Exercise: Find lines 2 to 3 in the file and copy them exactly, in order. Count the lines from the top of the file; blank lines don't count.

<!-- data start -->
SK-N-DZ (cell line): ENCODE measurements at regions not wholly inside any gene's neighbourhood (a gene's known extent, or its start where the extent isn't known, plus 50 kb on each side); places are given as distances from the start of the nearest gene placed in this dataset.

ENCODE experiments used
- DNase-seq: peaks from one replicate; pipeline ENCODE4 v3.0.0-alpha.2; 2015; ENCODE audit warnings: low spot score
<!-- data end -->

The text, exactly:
ENCODE experiments used
- DNase-seq: peaks from one replicate; pipeline ENCODE4 v3.0.0-alpha.2; 2015; ENCODE audit warnings: low spot score